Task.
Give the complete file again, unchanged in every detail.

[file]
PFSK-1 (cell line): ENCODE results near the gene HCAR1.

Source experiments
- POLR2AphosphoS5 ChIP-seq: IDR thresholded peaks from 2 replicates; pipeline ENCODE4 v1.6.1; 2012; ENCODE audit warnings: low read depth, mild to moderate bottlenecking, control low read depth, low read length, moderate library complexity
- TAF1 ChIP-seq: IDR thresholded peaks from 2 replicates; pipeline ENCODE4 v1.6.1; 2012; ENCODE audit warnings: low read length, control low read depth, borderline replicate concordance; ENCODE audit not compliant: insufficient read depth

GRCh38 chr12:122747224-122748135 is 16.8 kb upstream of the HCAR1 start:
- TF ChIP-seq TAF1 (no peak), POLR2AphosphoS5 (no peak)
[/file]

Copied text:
PFSK-1 (cell line): ENCODE results near the gene HCAR1.

Source experiments
- POLR2AphosphoS5 ChIP-seq: IDR thresholded peaks from 2 replicates; pipeline ENCODE4 v1.6.1; 2012; ENCODE audit warnings: low read depth, mild to moderate bottlenecking, control low read depth, low read length, moderate library complexity
- TAF1 ChIP-seq: IDR thresholded peaks from 2 replicates; pipeline ENCODE4 v1.6.1; 2012; ENCODE audit warnings: low read length, control low read depth, borderline replicate concordance; ENCODE audit not compliant: insufficient read depth

GRCh38 chr12:122747224-122748135 is 16.8 kb upstream of the HCAR1 start:
- TF ChIP-seq TAF1 (no peak), POLR2AphosphoS5 (no peak)